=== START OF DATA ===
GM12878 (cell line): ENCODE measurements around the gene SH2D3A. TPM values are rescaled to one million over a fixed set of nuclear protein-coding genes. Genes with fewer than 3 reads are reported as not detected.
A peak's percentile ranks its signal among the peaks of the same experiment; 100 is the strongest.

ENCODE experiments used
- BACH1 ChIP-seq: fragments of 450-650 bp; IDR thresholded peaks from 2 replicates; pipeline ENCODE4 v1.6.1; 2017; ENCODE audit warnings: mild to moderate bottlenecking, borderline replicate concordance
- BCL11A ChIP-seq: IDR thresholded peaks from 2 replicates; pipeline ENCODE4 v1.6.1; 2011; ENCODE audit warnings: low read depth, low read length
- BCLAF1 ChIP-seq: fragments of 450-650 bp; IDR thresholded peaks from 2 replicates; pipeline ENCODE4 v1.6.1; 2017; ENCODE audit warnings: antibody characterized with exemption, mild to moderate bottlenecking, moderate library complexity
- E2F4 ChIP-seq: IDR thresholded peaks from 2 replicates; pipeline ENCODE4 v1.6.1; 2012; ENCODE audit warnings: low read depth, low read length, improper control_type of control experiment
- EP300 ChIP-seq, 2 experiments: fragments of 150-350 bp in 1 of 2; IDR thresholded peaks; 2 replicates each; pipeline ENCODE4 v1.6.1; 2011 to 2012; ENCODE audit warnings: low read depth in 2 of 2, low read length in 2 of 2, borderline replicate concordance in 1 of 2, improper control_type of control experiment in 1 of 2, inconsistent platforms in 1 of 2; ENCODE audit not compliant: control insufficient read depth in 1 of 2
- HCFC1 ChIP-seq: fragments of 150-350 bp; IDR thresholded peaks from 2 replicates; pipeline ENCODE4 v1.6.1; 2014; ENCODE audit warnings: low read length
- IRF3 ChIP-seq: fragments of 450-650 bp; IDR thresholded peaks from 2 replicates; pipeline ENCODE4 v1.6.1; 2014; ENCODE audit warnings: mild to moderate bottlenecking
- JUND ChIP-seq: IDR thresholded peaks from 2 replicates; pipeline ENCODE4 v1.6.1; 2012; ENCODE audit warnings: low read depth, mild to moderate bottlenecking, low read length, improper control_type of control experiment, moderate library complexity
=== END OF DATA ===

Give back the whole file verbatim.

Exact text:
GM12878 (cell line): ENCODE measurements around the gene SH2D3A. TPM values are rescaled to one million over a fixed set of nuclear protein-coding genes. Genes with fewer than 3 reads are reported as not detected.
A peak's percentile ranks its signal among the peaks of the same experiment; 100 is the strongest.

ENCODE experiments used
- BACH1 ChIP-seq: fragments of 450-650 bp; IDR thresholded peaks from 2 replicates; pipeline ENCODE4 v1.6.1; 2017; ENCODE audit warnings: mild to moderate bottlenecking, borderline replicate concordance
- BCL11A ChIP-seq: IDR thresholded peaks from 2 replicates; pipeline ENCODE4 v1.6.1; 2011; ENCODE audit warnings: low read depth, low read length
- BCLAF1 ChIP-seq: fragments of 450-650 bp; IDR thresholded peaks from 2 replicates; pipeline ENCODE4 v1.6.1; 2017; ENCODE audit warnings: antibody characterized with exemption, mild to moderate bottlenecking, moderate library complexity
- E2F4 ChIP-seq: IDR thresholded peaks from 2 replicates; pipeline ENCODE4 v1.6.1; 2012; ENCODE audit warnings: low read depth, low read length, improper control_type of control experiment
- EP300 ChIP-seq, 2 experiments: fragments of 150-350 bp in 1 of 2; IDR thresholded peaks; 2 replicates each; pipeline ENCODE4 v1.6.1; 2011 to 2012; ENCODE audit warnings: low read depth in 2 of 2, low read length in 2 of 2, borderline replicate concordance in 1 of 2, improper control_type of control experiment in 1 of 2, inconsistent platforms in 1 of 2; ENCODE audit not compliant: control insufficient read depth in 1 of 2
- HCFC1 ChIP-seq: fragments of 150-350 bp; IDR thresholded peaks from 2 replicates; pipeline ENCODE4 v1.6.1; 2014; ENCODE audit warnings: low read length
- IRF3 ChIP-seq: fragments of 450-650 bp; IDR thresholded peaks from 2 replicates; pipeline ENCODE4 v1.6.1; 2014; ENCODE audit warnings: mild to moderate bottlenecking
- JUND ChIP-seq: IDR thresholded peaks from 2 replicates; pipeline ENCODE4 v1.6.1; 2012; ENCODE audit warnings: low read depth, mild to moderate bottlenecking, low read length, improper control_type of control experiment, moderate library complexity